I have always seen myself as a man of few vices. I don’t smoke, shun illegal drugs of any kind, I drink now and then but never in any great quantity. I thought the most serious habit I had was a love of tea. But I count that as an Englishman’s perogative, and not one that’s likely to cause any great harm. But recently I’ve come to realise that isn’t quite the whole story. I have been secretly fostering a different kind of habit.
Addiction itself is often a personality trait that manifests in different ways, and in that case anything can be the object of addiction, playing games, doing sit-ups, playing instruments. The important thing is the sense of need, whether physical or psychological that comes from the removal of that activity. In my case it’s a very modern kind of addiction, a kind that could only exist in a world of fibre-optic broadband and wireless routers – a constant an unceasing need for information…
Back a bit, into the fog of memory – the moment of realisation. Me and Dante moved into a house about a week ago, and just before leaving my old house I registered a request to hook our new place up to broadband, they would send an email informing us of the date we’d be connected. We had to access our emails, we needed that information. We turned on the laptop – six or seven wireless networks in the area, every one of them locked.
“Shit,” hissed Dante, “people finally learned how to password their networks.”
A moment of desperate thinking.
“Let’s go upstairs, maybe we’ll get more.”
We dashed upstairs, refreshed the network detection programme. Yes! One lonesome network without a password. We cheered and pressed connect. The laptop registered zero bars of signal strength – not good enough, it was struggling to load the Google frontpage.
“The signal’s so weak, it must be accross the street.”
I grabbed the laptop and ran over to the window, perching it on the edge of the windowsill – one bar of signal strength.
The laptop kept toppling off the narrow ledge. “Hold it!” I said.
Dante supported the laptop and I typed. Hotmail – sign in – email address – password. We were in! Eight unread mail messages. No, I don’t want to enrol in a course at Phoenix University – no, I don’t want to take a free IQ test – and no, I like my wang the way it is thank you very much, aha! Broadband installation date – open.
We both stared, crestfallen. Fourth of October. Three weeks away.
“Nyoooooooo!” I said. what am I going to do? All those facebook notifications, email messages, Charlie Brooker articles, RPS posts and youtube videos would remain unread and unwatched. The thing is, all those little interactions – blog posts, comment posts, facebook wall posts, avatar images – they all constitute a kind of alternative self projected from a single keyboard into the sea of information. That self had just been bludgeoned into a coma for three weeks, and there wasn’t much that could be done about it.
What would we do if we wanted to know something? before we would just feed the words into Google’s all-knowing maw and watch it churn out answers. Now we’d have to, I dunno, look it up in a book or something. We would have to actually endure news broadcasts instead of scanning the BBC website. All those RSS feeds updating themselves, Twitter updates, all of it would continue without me. It was as though the world was dashing away at it’s normal breakneck speed, and I had just fallen off the pace, and was left choking on its dust.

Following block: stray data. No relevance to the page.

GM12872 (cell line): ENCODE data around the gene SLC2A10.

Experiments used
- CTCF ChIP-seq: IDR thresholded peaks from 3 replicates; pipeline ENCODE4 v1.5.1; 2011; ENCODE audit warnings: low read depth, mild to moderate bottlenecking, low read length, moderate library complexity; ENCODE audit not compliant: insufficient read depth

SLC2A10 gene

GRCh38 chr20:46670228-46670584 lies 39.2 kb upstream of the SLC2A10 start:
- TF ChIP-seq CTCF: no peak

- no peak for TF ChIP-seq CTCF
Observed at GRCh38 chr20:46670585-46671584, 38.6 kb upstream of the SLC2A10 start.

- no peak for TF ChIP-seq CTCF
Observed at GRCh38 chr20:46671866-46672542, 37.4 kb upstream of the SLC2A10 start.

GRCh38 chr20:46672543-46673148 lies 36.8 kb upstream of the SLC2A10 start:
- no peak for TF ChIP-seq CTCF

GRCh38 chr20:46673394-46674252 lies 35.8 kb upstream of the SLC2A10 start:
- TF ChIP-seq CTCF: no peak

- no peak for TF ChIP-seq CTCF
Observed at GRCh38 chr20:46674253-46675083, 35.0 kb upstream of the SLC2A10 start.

So to recover we drank some whiskey and watched 1955 film noir classic Kiss Me Deadly, which was whack.
I’ve calmed down since then long enough to reflect on things. It’s not a physical addiction of course, no cold sweats and stomach cramps, but there’s definitely a psychological element, a social element in fact.
I’m working for an NHS Mental Health Trust at the moment, and writing this hastily at work (fighting staunchly restrictive access which will only allow the BBC and, thankfully, WordPress). The NHS has schemes for its sectioned mental health patients, or Service-Users as they’re officially termed, which give them limited access to the Internet and email as a way of reintroducing them to society, hastening their recovery times by allowing them better access to friends and family and news of the outside world. It’s a form of reintegration that works without the risks and resources of supervised public excursions.
It’s still a risky business of course, the Internet is, after all, full of lies, with trusted sources few and far between. It’s lack of content restriction, relative to other media, leaves us with an unpredictable anarchy of the interesting and the unsavoury. It’s incomprehensible size also means that good quality information and good writing is hard to find. But despite all its drawbacks, it’s an environment that is becoming more and more important to the smooth running of everyday life. Banking, shopping and gaming can all operate exclusively online. For the Internet savvy, going to the shops becomes less and less useful. Companies accross the world can now communicate instantly without using paper. IP phones, skype and other services mean it’s fast becoming foolish to endure telephone bills. Last week I organised home insurance and Broadband for the new house in one hour on the net.
In this context, it’s not addiction, it’s adaptation. I use the Internet to keep abreast of a world that is always changing, and if I’m not online, I’m missing out on that. I can’t keep up with my friends in other countries, my virtual social life is on hold, and it makes sense for that to cause distress.
But then, it’s in the addict’s nature to justify his vices. Maybe I should stop worrying and go outside for a while, soak up some of that wintry British wet weather.